Everybody talks about happiness these days.
I had somebody count the number of books
with “happiness” in the title published in the last five years
and they gave up after about 40, and there were many more.
There is a huge wave of interest in happiness,
There is a lot of happiness coaching.
Everybody would like to make people happier.
But in spite of all this flood of work,
there are several cognitive traps
that sort of make it almost impossible to think straight
And my talk today will be mostly about these cognitive traps.
This applies to laypeople thinking about their own happiness,
and it applies to scholars thinking about happiness,
because it turns out we’re just as messed up as anybody else is.
The first of these traps
is a reluctance to admit complexity.
It turns out that the word “happiness”
is just not a useful word anymore,
because we apply it to too many different things.
I think there is one particular meaning to which we might restrict it,
but by and large,
this is something that we’ll have to give up
and we’ll have to adopt the more complicated view
of what well-being is.
The second trap is a confusion between experience and memory;
basically, it’s between being happy in your life,
and being happy about your life
or happy with your life.
And those are two very different concepts,
and they’re both lumped in the notion of happiness.
And the third is the focusing illusion,
and it’s the unfortunate fact that we can’t think about any circumstance
that affects well-being
without distorting its importance.
I mean, this is a real cognitive trap.
There’s just no way of getting it right.
Now, I’d like to start with an example
of somebody who had a question-and-answer session
after one of my lectures reported a story,
and that was a story —
He said he’d been listening to a symphony,
and it was absolutely glorious music
and at the very end of the recording,
there was a dreadful screeching sound.
And then he added, really quite emotionally,
it ruined the whole experience.
But it hadn’t.
What it had ruined were the memories of the experience.
He had had the experience.
He had had 20 minutes of glorious music.
They counted for nothing
because he was left with a memory;
the memory was ruined,
and the memory was all that he had gotten to keep.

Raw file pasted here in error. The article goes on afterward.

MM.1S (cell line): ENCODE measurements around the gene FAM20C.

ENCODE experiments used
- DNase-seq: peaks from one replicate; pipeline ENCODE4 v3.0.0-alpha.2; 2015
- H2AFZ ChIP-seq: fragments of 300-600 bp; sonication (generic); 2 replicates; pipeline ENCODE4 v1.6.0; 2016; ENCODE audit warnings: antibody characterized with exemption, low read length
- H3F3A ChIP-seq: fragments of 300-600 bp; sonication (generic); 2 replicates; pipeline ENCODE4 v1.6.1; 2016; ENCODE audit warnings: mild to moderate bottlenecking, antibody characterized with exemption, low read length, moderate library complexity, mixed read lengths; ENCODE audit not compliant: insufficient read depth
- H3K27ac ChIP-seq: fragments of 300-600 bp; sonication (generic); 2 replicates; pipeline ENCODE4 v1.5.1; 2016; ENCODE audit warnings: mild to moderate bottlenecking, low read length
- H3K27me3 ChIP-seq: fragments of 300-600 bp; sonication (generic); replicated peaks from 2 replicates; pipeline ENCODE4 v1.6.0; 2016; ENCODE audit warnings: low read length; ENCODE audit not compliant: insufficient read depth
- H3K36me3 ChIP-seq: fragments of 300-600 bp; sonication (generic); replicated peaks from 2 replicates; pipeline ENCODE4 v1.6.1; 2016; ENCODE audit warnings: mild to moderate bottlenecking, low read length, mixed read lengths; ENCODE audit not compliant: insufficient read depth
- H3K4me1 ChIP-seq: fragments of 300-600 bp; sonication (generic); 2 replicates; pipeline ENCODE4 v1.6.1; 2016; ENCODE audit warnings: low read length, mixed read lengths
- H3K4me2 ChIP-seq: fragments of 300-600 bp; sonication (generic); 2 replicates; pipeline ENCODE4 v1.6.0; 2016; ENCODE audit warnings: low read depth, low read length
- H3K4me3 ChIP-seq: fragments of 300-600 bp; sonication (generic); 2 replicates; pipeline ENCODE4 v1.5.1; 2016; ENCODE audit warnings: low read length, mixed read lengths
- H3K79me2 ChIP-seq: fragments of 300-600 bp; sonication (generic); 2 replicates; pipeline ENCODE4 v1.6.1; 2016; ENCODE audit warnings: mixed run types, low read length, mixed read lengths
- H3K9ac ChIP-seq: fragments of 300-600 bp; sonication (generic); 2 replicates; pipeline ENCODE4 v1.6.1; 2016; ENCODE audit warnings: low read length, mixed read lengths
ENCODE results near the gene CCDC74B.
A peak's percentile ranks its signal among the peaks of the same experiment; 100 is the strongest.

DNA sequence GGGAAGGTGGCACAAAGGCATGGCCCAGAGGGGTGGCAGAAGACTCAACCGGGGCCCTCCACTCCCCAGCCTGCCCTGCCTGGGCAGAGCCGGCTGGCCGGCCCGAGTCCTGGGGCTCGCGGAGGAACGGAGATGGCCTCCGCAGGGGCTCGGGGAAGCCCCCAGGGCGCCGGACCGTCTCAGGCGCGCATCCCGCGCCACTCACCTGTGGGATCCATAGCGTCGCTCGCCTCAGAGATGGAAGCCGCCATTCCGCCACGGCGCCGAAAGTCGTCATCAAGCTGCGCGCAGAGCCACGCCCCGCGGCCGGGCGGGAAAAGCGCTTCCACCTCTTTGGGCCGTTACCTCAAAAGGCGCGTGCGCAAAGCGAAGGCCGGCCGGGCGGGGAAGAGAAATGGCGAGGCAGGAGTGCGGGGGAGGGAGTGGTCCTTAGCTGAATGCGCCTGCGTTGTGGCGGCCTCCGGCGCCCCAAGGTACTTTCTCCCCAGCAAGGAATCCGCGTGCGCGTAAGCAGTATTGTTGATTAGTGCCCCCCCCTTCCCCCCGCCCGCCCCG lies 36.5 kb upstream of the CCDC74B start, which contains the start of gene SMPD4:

What this is telling us, really,
is that we might be thinking of ourselves and of other people
in terms of two selves.
There is an experiencing self,
who lives in the present
and knows the present,
is capable of re-living the past,
but basically it has only the present.
It’s the experiencing self that the doctor approaches —
you know, when the doctor asks,
“Does it hurt now when I touch you here?”
And then there is a remembering self,
and the remembering self is the one that keeps score,
and maintains the story of our life,
and it’s the one that the doctor approaches
in asking the question,
“How have you been feeling lately?”
or “How was your trip to Albania?” or something like that.
Those are two very different entities,
the experiencing self and the remembering self,
and getting confused between them is part of the mess
about the notion of happiness.
Now, the remembering self
is a storyteller.
And that really starts with a basic response of our memories —
it starts immediately.
We don’t only tell stories when we set out to tell stories.
Our memory tells us stories,
that is, what we get to keep from our experiences
is a story.
And let me begin with one example.
This is an old study.
Those are actual patients undergoing a painful procedure.
I won’t go into detail. It’s no longer painful these days,
but it was painful when this study was run in the 1990s.
They were asked to report on their pain every 60 seconds.
Here are two patients,
those are their recordings.
And you are asked, “Who of them suffered more?”
And it’s a very easy question.
Clearly, Patient B suffered more —
his colonoscopy was longer,
and every minute of pain that Patient A had,
Patient B had, and more.
But now there is another question:
“How much did these patients think they suffered?”
And here is a surprise.
The surprise is that Patient A
had a much worse memory of the colonoscopy
than Patient B.
The stories of the colonoscopies were different,
and because a very critical part of the story is how it ends.
And neither of these stories is very inspiring or great —
but one of them is this distinct … (Laughter)
but one of them is distinctly worse than the other.
And the one that is worse
is the one where pain was at its peak at the very end;
it’s a bad story.
How do we know that?
Because we asked these people after their colonoscopy,
and much later, too,
“How bad was the whole thing, in total?”
And it was much worse for A than for B, in memory.
Now this is a direct conflict
between the experiencing self and the remembering self.
From the point of view of the experiencing self,
clearly, B had a worse time.
Now, what you could do with Patient A,
and we actually ran clinical experiments,
and it has been done, and it does work —
you could actually extend the colonoscopy of Patient A
by just keeping the tube in without jiggling it too much.
That will cause the patient
to suffer, but just a little
and much less than before.
And if you do that for a couple of minutes,
you have made the experiencing self
of Patient A worse off,
and you have the remembering self of Patient A
a lot better off,
because now you have endowed Patient A
with a better story
about his experience.
What defines a story?
And that is true of the stories
that memory delivers for us,
and it’s also true of the stories that we make up.
What defines a story are changes,
significant moments and endings.
Endings are very, very important